The assault statue in Texas is complicated. There are many ways a person can commit an assault in Texas; and, likewise, there are a variety of different penalties. It can be found in Section 22.01 of the Texas Penal Code. At its most simple definition, assault essentially means causing bodily injury. Bodily injury means causing pain. However, there are different ways to commit assault. Basically, it comes down to how the alleged assault is committed, or how the arresting officers perceive the assault. It also depends to how the victim is related to you—is the victim a family member? Is it someone you’ve dated? Or is it someone you live with, like a roommate? This page examines some of the penalties or aspects of an allegation of choking. In the world of criminal defense, choking is called impeding breathing or circulation. If you are facing this charge, you may see it abbreviated as ASLT FM/HM IMP BREATH/CIR.
Family Members and Impeding Breathing or Circulation
Chapter 71 of the Texas Family Code broadly considers “family member” and “household member” to encompass your immediate family, dating partners, spouses, people you live with, and someone you are dating or have dated.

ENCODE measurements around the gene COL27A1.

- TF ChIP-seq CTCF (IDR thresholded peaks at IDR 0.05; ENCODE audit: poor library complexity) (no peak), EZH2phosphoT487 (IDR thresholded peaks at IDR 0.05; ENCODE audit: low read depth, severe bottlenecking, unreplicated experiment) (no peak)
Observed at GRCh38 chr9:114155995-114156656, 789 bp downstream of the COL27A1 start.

Here is the definition of family member from Chapter 71 of the the Texas Family Code:
"Family" includes individuals related by consanguinity or affinity, as determined under Sections 573.022 and 573.024, Government Code, individuals who are former spouses of each other, individuals who are the parents of the same child, without regard to marriage, and a foster child and foster parent, without regard to whether those individuals reside together.
If the alleged victim in an assault case accuses you of putting your hands on their neck, you will be charged with a more serious penalty than regular assault. You will be charged with Assault Impeding Breathing or Circulation. That is a mouthful, but it basically comes down to choking someone. Impeding breath or circulation is a relatively new addition to the assault statute in the Texas Penal Code. If you are alleged to have impeded the breath or circulation of a person, you will be facing a felony criminal allegation.
What Do Assault and Bodily Injury Mean in Texas?
The basic assault statute in the Texas Penal Code involves the concept of bodily injury. Bodily injury simply means causing someone pain. It doesn’t matter what degree of pain is caused. Pain is a totally subjective concept, and it is up to the alleged victim in the assault case whether they experienced pain or they did not. When police conduct an investigation after being called to the scene, most agencies are trained to ask the victim "did you feel pain?" during the course of the investigation. If the person says yes, then generally this is enough for there to be an arrest and subsequent prosecution. Here is the formal definition of assault bodily injury:
Section 22.01. Assault.
(a) A person commits an offense if the person: